Beijing 400 free relay
Courtesy of: Swimming World
Commentary by Jim Lutz

WESTFIELD, Indiana, May 27. FOR years I have had conversations with people who claim to "know someone" in high school or during their childhood years that "could have gone to the Olympics ... but didn't want to." How ridiculous to assume they could have been part of the most elite swimmers in the world simply because they could jump into or do a flip at the neighbors' pool? What truly qualifies someone as a competitive swimmer with elite potential?

Doing something for the sake of overcoming. To me, swimmers have always been the epitome of doing something beyond anything they have ever done before, simply for the sake of doing it and taking joy in knowing they have overcome a previously unattainable feat. A swimmer will often display guilt if they have not given their utmost effort to push themselves beyond a threshold with full knowledge that no one besides their teammates will ever grasp the magnitude of what had just been accomplished. A swimmer will complete this task on a daily basis with a vengeance and determination to overcome the clock.


Acknowledging a simple gesture. A swimmer will show gratitude for what other may perceive as an insignificant gesture. Quite often the coach standing on deck is not a full-time coach and their income from coaching is far from a six-figure income. These coaches are acknowledged by the swimmer for possessing a love and depth of something that goes beyond a paycheck. The coach is a teacher at heart and what is being taught is a life lesson and not about just going faster.

Diversity is what defines you. Although the general public will try to define a swimmer based on a stopwatch or placing in a race, a swimmer will seldom come out a similar mold of another swimmer. Each discipline has unique characteristics and tendencies. Diversity is the one thing all swimmers have in common and some have taken the "art of diversity" to a higher level. This needs to be celebrated as long as it does not distract or bring excessive attention to one as swimmers will divert the attention to the team.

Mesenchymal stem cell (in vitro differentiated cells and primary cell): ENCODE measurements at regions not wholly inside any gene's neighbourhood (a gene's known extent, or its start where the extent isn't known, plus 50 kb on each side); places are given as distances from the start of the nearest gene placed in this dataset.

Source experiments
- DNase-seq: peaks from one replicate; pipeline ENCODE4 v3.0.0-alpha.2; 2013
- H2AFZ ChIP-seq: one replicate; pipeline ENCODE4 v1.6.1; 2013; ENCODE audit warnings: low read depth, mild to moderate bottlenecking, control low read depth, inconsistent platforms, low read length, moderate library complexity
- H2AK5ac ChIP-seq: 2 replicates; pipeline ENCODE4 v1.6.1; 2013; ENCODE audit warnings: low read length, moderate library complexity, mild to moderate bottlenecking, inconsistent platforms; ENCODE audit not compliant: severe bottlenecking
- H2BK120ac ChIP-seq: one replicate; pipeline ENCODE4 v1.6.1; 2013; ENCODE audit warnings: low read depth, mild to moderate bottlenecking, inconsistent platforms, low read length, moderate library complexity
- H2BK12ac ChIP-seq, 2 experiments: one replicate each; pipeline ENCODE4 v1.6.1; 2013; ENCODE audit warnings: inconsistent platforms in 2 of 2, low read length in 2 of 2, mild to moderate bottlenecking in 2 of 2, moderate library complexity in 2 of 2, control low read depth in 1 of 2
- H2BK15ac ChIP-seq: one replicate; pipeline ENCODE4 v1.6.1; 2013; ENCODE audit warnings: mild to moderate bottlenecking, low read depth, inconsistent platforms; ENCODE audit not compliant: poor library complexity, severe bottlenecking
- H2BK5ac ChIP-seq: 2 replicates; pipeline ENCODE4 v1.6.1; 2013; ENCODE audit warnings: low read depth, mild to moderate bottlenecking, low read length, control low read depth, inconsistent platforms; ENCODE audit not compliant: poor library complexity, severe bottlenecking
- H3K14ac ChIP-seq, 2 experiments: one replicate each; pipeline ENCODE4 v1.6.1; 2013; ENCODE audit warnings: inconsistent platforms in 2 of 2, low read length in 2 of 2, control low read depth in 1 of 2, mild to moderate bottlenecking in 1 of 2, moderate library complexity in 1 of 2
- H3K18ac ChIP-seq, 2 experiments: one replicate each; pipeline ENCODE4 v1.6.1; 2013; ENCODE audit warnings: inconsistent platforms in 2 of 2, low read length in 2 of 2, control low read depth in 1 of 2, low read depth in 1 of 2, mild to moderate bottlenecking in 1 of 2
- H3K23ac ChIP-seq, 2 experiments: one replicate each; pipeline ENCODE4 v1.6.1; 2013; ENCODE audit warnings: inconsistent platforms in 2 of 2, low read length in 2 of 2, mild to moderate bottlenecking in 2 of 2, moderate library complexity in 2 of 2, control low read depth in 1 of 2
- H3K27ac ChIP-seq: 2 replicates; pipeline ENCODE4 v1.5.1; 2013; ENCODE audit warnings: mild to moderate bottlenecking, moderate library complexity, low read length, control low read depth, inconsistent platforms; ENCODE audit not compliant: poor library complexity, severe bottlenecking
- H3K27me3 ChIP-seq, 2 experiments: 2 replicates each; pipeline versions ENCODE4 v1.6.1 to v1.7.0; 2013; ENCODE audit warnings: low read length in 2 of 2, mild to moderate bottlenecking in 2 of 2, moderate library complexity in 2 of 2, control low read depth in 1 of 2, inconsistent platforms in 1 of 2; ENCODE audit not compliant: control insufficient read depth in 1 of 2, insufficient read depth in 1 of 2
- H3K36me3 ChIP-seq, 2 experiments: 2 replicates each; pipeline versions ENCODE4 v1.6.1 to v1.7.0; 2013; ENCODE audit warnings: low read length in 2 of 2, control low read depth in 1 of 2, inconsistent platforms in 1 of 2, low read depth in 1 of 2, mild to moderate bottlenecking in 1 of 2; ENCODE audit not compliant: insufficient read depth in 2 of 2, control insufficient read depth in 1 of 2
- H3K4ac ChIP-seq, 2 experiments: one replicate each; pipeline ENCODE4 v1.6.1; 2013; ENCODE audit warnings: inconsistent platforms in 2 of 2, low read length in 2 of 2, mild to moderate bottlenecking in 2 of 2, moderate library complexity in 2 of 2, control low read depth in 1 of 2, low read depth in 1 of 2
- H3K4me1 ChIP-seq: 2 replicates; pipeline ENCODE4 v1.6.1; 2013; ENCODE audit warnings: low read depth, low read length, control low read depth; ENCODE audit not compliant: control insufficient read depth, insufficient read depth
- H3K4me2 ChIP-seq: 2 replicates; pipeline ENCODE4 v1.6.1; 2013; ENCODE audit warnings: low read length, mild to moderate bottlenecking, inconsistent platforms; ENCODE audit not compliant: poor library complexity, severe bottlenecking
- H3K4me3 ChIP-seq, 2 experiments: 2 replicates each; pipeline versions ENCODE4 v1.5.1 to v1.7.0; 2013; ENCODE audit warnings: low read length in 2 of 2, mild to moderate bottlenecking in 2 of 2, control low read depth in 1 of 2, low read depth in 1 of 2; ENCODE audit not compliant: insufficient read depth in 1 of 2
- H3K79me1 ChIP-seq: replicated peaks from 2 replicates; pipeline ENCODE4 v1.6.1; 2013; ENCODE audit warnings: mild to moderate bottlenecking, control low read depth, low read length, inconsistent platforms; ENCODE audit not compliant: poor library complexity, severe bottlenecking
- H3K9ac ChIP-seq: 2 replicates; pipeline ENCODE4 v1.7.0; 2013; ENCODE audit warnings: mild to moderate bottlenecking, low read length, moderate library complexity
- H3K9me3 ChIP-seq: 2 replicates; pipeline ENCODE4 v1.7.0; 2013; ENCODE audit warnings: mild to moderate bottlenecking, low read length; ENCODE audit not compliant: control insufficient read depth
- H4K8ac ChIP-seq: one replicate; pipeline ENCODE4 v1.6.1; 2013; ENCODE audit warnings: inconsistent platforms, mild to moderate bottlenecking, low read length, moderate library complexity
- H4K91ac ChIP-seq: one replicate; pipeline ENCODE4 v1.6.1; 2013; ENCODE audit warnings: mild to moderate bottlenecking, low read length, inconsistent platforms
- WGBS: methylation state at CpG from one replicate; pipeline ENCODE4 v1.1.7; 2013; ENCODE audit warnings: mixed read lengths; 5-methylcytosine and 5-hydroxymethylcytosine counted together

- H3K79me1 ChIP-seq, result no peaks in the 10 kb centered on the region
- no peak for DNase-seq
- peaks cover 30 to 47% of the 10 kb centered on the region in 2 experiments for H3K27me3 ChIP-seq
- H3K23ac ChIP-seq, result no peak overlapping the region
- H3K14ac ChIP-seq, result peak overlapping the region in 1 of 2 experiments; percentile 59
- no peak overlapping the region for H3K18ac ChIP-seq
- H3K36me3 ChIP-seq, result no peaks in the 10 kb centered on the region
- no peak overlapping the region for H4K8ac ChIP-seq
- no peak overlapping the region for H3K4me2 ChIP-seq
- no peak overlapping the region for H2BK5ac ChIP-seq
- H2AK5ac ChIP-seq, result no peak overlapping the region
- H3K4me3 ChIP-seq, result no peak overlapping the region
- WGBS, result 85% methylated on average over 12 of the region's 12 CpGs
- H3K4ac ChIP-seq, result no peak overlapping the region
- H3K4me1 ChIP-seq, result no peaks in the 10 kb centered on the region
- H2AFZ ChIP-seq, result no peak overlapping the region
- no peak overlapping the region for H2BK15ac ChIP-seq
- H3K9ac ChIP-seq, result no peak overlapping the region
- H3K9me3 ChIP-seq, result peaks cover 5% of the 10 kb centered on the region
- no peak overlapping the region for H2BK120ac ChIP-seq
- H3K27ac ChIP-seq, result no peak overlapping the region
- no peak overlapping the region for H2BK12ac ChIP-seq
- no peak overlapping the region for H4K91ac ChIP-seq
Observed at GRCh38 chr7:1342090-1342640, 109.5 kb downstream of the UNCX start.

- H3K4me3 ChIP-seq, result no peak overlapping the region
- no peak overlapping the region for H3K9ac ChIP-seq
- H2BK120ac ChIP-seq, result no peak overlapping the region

Team above "I." Swimming, by many accounts, is an individual sport. However, swimmers will be the first to say, "I swim on a team." Swimmers will put their own agenda on a back burner if they feel their efforts can better serve the team. They train and compete for a cause much greater than one person and highlight the team accomplishments with a louder voice than their actions highlighting their personal achievements. Watching Michael Phelps, Garrett Weber-Gale and Cullen Jones cheer as Jason Lezak ran down the French team in Beijing could only be describe as passion and intensity generated by a team as a collection of four efforts.

Little makes big. Those who have felt the pain and truly understand the distance of one hundredth of a second will not take the element of time for granted. Each of us can think of an event when the blink of an eye made the difference between success and failure and instantly feel emotions change 180 degrees. A teammate will offer a desire to help that cannot be measured. They know in their heart that by helping others achieve, they will have a greater sense of accomplishment and satisfaction in whatever they will complete in the future. The gesture may be as simple as offering a comment about streamlining or body position, but to the swimmer receiving the input, it may make all the difference in the world that someone noticed them, flaws and all.

I now can call myself a coach because I paid the price as a swimmer. Some of the greatest coaches I have ever known never swam competitively. However, they have paid a price over the years disguised as time, family sacrifice, limited pay or any other thing they gave for the sake of learning to excel to help others. I was never great, but I did commit myself to an opportunity given to me by coaches who cared. They taught me how to love swimming and those who call themselves swimmers and for that I am forever grateful.

See you on the podium,
Coach Jim

Jim Lutz is the Head Age Group Coach for Viper Aquatics in Westfield, Ind. Lutz has coached at the club and college levels for more than 30 years, with stints as head coach at Illinois and Michigan State as well as serving as an assistant at Arizona. He's also served as a head coach for several club teams. Lutz also is a published author with several books available on Amazon.